(1)It had been established by the European Court of Justice that it was for national law to determine whether a person in part-time work had a contract of employment or an employment relationship. A member state could not remove at will, in violation of the effectiveness of the Directive, categories of persons from protection. In particular, the sole fact that judges were treated as judicial office holders was insufficient in itself to exclude the latter from enjoying the rights provided for by the Framework Agreement (see  of the judgment)
Such an exclusion might be permitted if it was not to be regarded as arbitrary, only if the nature of the employment relationship was substantially different from the relationship between employers and their employees which fell within the category of 'workers' under national law (see  of the judgment).
In the instant case, in respect of the worker issue, recorders were not self-employed persons when working as a recorder. They were in an employment relationship within the meaning of clause 2.1 of the Framework Agreement and they had to be treated as 'workers' for the purposes of the Regulations. The following factors were to be taken into account in reaching that decision: (i) the character of the work that a recorder performed in the public service differed from that of a self-employed person; (ii) the rules for the appointment and removal of recorders, which were such that no self-employed person would subject himself to them; (ii) the way that recorders' work was organised for them; and (iv) the entitlement of recorders to the same benefits during service, as appropriate, as full-time judges (see , ,  of the judgment). Perceval-Price v Department of Economic Development  IRLR 380 considered; Wippel v Peek & Cloppenburg Gmbh & Co Kg: C-313/02  IRLR 211 considered; Percy v Board of National Mission of the Church of Scotland  4 All ER 1354 considered.
(2) In respect of the justification issue, no objective justification had been shown for departing from the basic principle of remunerating part-time workers pro rata temporis. In respect of the aim of fairness, it was irrelevant that the employer was the State and the defendant should be regarded like any other employer. A private employer would not have been able to justify paying part-time workers less or denying them access to its occupational pension scheme and the State should be in no different position. Further, if circuit judges were undertaking tasks which recorders were not required to undertake, the proper response would have been to reward those with extra responsibility payments, not to make a wholesale and indiscriminate exception to the pro rata temporis principle.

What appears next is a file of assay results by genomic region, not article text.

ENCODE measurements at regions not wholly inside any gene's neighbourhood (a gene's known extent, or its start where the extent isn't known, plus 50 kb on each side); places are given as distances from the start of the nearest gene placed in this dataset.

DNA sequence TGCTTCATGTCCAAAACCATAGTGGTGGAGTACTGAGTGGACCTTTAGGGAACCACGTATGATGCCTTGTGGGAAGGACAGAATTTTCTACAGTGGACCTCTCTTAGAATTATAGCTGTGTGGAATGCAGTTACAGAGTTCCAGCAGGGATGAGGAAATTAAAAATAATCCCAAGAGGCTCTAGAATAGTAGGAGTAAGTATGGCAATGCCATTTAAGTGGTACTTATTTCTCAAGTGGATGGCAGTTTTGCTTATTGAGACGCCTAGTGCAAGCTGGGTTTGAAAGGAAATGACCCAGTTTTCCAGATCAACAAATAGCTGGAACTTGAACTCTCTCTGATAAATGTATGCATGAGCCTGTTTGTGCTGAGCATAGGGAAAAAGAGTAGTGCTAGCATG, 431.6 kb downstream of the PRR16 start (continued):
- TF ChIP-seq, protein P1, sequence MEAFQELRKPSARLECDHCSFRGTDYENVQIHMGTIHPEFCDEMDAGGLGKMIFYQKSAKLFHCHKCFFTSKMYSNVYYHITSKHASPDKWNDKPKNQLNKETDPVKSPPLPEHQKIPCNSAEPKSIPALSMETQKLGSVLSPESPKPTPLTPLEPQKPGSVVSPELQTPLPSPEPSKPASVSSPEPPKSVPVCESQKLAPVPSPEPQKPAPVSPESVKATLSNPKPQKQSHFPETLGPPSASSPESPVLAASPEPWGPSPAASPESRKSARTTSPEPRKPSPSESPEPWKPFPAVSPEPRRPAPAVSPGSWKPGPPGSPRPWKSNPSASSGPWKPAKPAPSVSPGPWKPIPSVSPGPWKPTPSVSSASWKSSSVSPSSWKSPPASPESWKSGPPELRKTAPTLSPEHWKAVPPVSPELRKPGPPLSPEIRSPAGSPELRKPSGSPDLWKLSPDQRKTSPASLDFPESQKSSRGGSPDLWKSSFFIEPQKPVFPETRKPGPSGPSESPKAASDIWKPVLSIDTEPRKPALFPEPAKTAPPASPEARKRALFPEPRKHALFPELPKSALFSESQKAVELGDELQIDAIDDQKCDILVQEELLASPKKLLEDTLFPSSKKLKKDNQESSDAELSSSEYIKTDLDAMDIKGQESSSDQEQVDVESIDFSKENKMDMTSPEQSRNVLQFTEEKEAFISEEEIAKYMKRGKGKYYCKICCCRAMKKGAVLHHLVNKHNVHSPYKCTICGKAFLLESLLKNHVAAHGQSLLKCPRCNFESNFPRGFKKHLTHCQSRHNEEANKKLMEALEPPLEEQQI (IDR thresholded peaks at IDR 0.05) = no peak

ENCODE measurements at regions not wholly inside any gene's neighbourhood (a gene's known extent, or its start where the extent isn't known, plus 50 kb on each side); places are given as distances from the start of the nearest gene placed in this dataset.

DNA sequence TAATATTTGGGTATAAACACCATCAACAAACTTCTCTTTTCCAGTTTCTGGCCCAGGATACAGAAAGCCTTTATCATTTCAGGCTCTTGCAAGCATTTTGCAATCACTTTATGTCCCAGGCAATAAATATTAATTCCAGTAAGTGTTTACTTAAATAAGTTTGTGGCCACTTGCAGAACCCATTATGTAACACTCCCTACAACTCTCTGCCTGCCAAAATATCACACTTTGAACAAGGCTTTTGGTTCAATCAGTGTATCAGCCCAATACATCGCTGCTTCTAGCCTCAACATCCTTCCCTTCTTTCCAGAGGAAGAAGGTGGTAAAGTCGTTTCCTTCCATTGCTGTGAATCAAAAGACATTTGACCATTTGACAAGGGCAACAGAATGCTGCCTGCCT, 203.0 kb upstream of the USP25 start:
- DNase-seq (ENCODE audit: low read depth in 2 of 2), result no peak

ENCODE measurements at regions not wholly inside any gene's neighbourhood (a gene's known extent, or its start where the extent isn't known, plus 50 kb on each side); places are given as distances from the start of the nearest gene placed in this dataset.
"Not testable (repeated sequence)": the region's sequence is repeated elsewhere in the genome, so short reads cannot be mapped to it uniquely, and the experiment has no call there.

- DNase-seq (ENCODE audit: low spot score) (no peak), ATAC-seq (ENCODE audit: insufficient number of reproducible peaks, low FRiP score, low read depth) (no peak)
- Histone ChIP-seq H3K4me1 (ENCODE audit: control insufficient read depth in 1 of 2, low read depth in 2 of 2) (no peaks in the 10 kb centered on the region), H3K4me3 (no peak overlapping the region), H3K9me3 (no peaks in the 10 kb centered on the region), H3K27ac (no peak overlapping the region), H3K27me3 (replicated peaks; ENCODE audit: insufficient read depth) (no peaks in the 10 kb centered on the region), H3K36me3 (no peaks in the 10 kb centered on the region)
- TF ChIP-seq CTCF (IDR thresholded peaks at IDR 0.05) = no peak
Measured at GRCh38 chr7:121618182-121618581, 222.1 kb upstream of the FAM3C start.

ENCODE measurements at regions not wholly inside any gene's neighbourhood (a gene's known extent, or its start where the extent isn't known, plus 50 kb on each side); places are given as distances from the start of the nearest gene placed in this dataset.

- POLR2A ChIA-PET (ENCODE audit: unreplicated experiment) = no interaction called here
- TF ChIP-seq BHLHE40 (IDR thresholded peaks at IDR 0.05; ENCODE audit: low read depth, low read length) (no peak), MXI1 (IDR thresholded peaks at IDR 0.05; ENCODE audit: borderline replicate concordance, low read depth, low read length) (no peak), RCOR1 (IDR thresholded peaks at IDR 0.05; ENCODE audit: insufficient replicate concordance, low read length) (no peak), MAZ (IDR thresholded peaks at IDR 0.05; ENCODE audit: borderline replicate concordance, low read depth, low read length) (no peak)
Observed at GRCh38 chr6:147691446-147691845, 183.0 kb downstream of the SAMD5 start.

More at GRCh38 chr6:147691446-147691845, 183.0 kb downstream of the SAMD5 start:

In respect of the recruitment aim, promoting a high-quality judicial system was a legitimate aim, but it applied just as much to the part-time workers as to the full-time workers. Both had to be of a high standard and so it was not an aim which divided them. In respect of the cost aim, a discriminatory rule or practice could only be justified by reference to a legitimate aim other than the simple saving of cost (see , , , ,  of the judgment). The claimant was entitled to a pension on terms equivalent to those applicable to a circuit judge. The matter would be remitted to the tribunal for the determination of the amount of the pension to which the claimant was entitled (see ,  of the judgment).
De Weerd, nee Roks v Bestuur van de Bedrijfsvereniging voor de Gezondheid, Geestelijke en Maatschappelijke Belangen: C-343/92  2 CMLR 325 considered; Jørgensen v Foreningen af Speciallæger: C-226/98  1 CMLR 1151 considered; R (on the application of Begum) v Headteacher and Governors of Denbigh High School  2 All ER 487 considered; R (on the application of Elias) v Secretary of State for Defence  All ER (D) 104 (Oct) considered; European Commission v Kingdom of the Netherlands: C-542/09  3 CMLR 643 considered; Woodcock v Cumbria Primary Care Trust  IRLR 491 considered.
Robin Allen QC and Rachel Crasnow (instructed by Browne Jacobson LLP) for the claimant John Cavanagh QC, Sarah Moore and Holly Stout (instructed by the Treasury Solicitor) for the defendant. Ian Rogers (instructed by Underwood Solicitors LLP) for the intervener.